Sometimes, a girl just cant keep waiting for summertime. Even if your hometown is devoid of seasonal changes and its sunny out all year long, there comes a time in between March and May when the heat is just too damn much. Seriously, all you want to do is grab that six pack that looks so inviting sitting there in that gas station refrigerator and head to the closest body of water for some quality chillin. When this time comes, and youre itching to drop all responsibility and dive into your summer vacation, what better soundtrack than Sublimes third and last studio album, their self-titled groove machine?
Released mid-summer in 1996, Sublime was the bands only album to come out under the wing of a major record label (Gasoline Alley/MCA), and whats tragic about it is that frontman Bradley Nowell didnt even make it alive long enough to see it hit the stores. Nevertheless, Nowells heroin-related death didnt prevent his last work from going Platinum five times and becoming this little lasss party predilection.
Although some may say Sublime was just an unfortunate product of the 90s lowlife Cali crowd, or a mindless surfer boy experiment, Im repping the LBC all the way. With tracks as classic as Garden Grove, April 29, 1992, Doin Time, Caress Me Down, and basically almost every other one on the album, Im more than proud to bare my guilty pleasure. From beginning to end, Sublime captures the bands ska, punk, & reggae kicks, offering a variety of styles from the radio-friendly, super boppy What I Got, to the slow, drawn out, sexy guitar of Pawn Shop, hardcore punk of Paddle Out, and chill hip-hop & latin vibes in Doin Time. This last track might be my sole favorite. Its the perfect blend of soft congas, looping drum and bass, and the seductive serenade style that was Nowells forte.
Im not much of a reggae fan, but listening to that mans voice glide over their dubs, I cant help but start hopping. There is such a decadent sexiness in his voice when it joins forces with the cadence of his guitar in numbers like Pawn Shop, it makes my hips just come alive and once the gyrating starts, it becomes contagious. Its that neo-reggae funk that, for me, makes Sublime the band that means summertime.
Regardless of their obvious struggle with hard drugs, the guys in the band were able to produce carefree music, sometimes even incorporating a grimy sense of humor into their lyrics (see Wrong Way). They speak so clearly about a life of beer, weed, and desolate career prospects — a life Ive come to know so well living in Miami, surrounded by twenty-somethings without direction and a love for days off. It always seemed to me like Nowell, bassist Bud Gaugh, and drummer Eric Wilson lead the same kind of existence. Southern Cali seems to be the 305 of the West Coast, and because our homes parallel each other, its easy for me to identify with their music, especially during times of leisure. This album, specifically, is great when youre in the mood to take a load off and loosen up, maybe get a little raunchy, and break it down to Caress Me Down. This song masters the Long Beach dub beat and kills with its lyrics in Nowells broken Spanish, which is dirtier than a month-old litterbox.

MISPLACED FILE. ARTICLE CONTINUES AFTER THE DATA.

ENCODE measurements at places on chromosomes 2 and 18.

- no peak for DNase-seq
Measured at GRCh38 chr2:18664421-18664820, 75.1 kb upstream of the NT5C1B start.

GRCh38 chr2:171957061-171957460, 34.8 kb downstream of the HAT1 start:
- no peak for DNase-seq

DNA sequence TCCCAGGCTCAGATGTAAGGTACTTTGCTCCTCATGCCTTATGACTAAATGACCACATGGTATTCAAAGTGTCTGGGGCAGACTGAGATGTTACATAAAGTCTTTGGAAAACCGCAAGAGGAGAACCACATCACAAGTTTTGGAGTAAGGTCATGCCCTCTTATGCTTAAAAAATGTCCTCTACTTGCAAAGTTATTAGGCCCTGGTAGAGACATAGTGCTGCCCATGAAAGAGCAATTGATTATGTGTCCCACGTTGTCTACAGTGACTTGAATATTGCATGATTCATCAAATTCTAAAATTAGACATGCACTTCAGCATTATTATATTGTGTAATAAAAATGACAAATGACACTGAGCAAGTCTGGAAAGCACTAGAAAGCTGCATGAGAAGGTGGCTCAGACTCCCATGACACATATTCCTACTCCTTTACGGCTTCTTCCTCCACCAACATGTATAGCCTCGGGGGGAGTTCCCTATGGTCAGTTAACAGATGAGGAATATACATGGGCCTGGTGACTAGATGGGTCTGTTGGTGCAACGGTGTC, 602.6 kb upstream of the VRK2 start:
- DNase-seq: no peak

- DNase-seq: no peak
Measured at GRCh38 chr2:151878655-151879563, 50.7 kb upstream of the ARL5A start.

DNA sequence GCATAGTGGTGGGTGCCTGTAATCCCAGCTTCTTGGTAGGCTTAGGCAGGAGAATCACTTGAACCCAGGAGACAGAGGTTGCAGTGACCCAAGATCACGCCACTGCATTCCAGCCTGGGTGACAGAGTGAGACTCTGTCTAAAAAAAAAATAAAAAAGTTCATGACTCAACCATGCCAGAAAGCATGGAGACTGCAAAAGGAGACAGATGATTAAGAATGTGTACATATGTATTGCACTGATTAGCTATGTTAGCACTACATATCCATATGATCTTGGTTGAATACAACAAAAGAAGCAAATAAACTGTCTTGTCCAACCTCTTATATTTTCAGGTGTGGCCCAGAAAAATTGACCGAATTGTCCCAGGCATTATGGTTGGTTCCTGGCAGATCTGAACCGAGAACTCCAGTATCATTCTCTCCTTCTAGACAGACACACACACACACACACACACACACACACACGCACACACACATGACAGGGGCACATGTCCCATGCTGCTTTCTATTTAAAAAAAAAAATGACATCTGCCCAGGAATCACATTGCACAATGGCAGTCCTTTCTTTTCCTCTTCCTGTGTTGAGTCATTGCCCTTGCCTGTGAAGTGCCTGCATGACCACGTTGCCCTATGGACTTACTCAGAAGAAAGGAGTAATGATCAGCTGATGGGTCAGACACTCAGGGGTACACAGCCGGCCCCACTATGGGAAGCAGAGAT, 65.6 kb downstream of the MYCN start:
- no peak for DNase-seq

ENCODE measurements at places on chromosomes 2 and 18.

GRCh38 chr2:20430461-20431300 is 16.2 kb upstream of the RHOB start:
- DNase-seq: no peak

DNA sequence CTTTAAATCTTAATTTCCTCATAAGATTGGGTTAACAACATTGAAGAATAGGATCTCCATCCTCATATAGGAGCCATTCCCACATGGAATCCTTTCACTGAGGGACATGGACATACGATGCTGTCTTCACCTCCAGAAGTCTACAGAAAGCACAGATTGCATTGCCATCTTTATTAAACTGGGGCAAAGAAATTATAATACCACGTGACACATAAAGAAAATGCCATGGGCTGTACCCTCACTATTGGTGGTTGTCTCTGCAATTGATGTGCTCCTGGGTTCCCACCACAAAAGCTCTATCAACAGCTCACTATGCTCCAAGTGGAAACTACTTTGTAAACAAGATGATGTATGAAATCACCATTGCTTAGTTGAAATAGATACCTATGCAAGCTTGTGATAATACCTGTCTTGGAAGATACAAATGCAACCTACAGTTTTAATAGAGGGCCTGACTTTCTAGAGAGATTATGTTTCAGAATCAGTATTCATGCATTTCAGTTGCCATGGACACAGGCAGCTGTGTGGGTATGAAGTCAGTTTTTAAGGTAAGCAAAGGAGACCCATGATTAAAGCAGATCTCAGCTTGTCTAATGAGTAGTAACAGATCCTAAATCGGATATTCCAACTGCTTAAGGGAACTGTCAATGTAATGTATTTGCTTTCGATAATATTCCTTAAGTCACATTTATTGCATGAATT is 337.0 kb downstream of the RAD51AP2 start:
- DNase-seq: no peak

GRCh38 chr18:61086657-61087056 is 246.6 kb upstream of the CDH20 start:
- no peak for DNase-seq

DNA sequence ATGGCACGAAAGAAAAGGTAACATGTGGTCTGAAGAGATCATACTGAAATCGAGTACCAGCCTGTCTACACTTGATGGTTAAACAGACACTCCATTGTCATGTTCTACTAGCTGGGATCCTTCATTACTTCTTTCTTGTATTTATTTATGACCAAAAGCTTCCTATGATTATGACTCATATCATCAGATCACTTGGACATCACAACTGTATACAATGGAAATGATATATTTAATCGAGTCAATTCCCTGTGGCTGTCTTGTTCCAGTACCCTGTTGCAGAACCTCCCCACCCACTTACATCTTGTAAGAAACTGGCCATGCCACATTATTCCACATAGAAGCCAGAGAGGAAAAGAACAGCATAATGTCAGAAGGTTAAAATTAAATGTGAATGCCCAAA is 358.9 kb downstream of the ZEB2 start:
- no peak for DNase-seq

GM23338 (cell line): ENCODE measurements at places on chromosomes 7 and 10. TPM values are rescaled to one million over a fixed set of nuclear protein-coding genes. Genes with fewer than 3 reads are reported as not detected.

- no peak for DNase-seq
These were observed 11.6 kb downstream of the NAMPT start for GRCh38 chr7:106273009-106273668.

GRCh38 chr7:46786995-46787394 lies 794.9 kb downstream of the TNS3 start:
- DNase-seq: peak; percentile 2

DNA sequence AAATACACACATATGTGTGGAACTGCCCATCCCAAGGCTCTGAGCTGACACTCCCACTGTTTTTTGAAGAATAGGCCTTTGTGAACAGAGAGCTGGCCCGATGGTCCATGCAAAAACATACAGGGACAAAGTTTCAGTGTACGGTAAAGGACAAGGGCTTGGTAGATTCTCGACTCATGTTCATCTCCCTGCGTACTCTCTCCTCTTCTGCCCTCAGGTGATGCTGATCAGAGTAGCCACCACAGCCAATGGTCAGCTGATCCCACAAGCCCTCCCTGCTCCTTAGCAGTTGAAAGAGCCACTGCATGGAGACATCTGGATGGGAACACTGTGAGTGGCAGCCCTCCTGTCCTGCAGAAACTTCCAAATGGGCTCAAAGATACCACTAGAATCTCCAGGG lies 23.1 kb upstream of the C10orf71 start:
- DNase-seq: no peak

Knowing the bands history, their music also inspires a sort of rebellious nostalgia in me, especially tracks like April 29, 1992, which is truly more like an anthem than just a single. The second the bass kicks in after the cops are talking on the radio, a feeling of camaraderie is born within you. The song screams 1990s revolution with that killer bass line and the dropping of a 187 so casually in there. Perhaps there is just something extremely gratifying about hearing your hometown shouted out in a song about a riot. Whats great about Sublimes version of rebellion is that its liberating without carrying that Cobain-esque aura of suffocation, which makes it more empowering rather than teenage angst-y. Cant fight against the youth! declares Nowell in Jailhouse, and tell me thats not just the kind of idealism you love to be a part of.
There are three basic elements that make Sublime worthy of keeping it in your iPod, even after you think you couldnt bear to hear these songs more than you already have. First off, they had Brad Nowell for a vocalist at the time. The guys voice is like a lullaby that acts as a social lubricant. His soft moans and everyman lyrics always bear a sensuality that rolls so well over, around, and underneath the second reason to love them: Their beats are just so frickin laid back. Always kickin it with a relaxed bass and a backyard-band style drum beat that, together, invite you to join their group and their atmosphere by simply hanging out. Lastly, they couldnt be Sublime without the synth dubs. In Garden Grove, they finish off the song with a sick turntable jam that follows Nowells listing of all his miserable activities. Marshall Goodmans scratching combined with the slow drums and the songs traditional ska/punk guitar make for a tune that is really just — theres no other way to put it — sublime.